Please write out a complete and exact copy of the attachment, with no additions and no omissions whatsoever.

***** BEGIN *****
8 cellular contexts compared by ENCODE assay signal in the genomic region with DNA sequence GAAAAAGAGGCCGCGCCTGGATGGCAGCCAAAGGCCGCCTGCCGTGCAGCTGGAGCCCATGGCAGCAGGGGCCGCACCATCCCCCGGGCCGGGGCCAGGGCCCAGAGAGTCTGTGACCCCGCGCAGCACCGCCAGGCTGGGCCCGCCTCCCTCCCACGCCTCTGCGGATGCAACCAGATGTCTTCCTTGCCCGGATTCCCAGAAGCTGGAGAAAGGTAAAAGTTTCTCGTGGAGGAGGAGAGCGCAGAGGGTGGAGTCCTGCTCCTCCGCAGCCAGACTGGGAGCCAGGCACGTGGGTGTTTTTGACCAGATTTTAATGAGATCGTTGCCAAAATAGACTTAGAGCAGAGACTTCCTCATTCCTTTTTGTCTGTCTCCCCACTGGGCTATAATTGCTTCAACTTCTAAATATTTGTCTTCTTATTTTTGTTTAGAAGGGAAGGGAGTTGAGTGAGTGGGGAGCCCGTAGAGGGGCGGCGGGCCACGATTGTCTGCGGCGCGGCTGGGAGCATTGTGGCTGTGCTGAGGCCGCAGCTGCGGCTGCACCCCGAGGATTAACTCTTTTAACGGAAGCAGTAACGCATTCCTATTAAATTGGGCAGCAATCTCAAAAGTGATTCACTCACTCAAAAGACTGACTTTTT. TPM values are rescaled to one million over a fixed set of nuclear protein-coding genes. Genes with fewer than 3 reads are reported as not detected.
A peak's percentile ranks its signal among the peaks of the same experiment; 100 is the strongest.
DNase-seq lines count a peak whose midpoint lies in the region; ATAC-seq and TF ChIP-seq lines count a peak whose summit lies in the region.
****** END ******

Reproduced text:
8 cellular contexts compared by ENCODE assay signal in the genomic region with DNA sequence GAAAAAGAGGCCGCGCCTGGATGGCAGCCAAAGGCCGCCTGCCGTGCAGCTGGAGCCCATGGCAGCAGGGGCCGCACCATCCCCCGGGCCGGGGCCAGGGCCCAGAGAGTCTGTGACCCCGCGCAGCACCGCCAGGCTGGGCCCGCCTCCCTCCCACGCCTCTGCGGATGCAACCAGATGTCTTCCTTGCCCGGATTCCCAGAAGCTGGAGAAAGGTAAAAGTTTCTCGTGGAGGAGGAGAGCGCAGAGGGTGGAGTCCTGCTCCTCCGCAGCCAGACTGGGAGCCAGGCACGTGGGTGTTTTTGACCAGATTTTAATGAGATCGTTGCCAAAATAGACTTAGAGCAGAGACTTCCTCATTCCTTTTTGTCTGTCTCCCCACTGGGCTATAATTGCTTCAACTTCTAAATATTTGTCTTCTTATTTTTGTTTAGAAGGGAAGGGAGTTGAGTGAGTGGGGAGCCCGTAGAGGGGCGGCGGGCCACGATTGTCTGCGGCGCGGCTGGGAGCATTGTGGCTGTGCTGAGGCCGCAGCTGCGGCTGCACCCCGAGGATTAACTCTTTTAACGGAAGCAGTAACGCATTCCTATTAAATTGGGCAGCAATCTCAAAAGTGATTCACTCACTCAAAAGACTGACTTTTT. TPM values are rescaled to one million over a fixed set of nuclear protein-coding genes. Genes with fewer than 3 reads are reported as not detected.
A peak's percentile ranks its signal among the peaks of the same experiment; 100 is the strongest.
DNase-seq lines count a peak whose midpoint lies in the region; ATAC-seq and TF ChIP-seq lines count a peak whose summit lies in the region.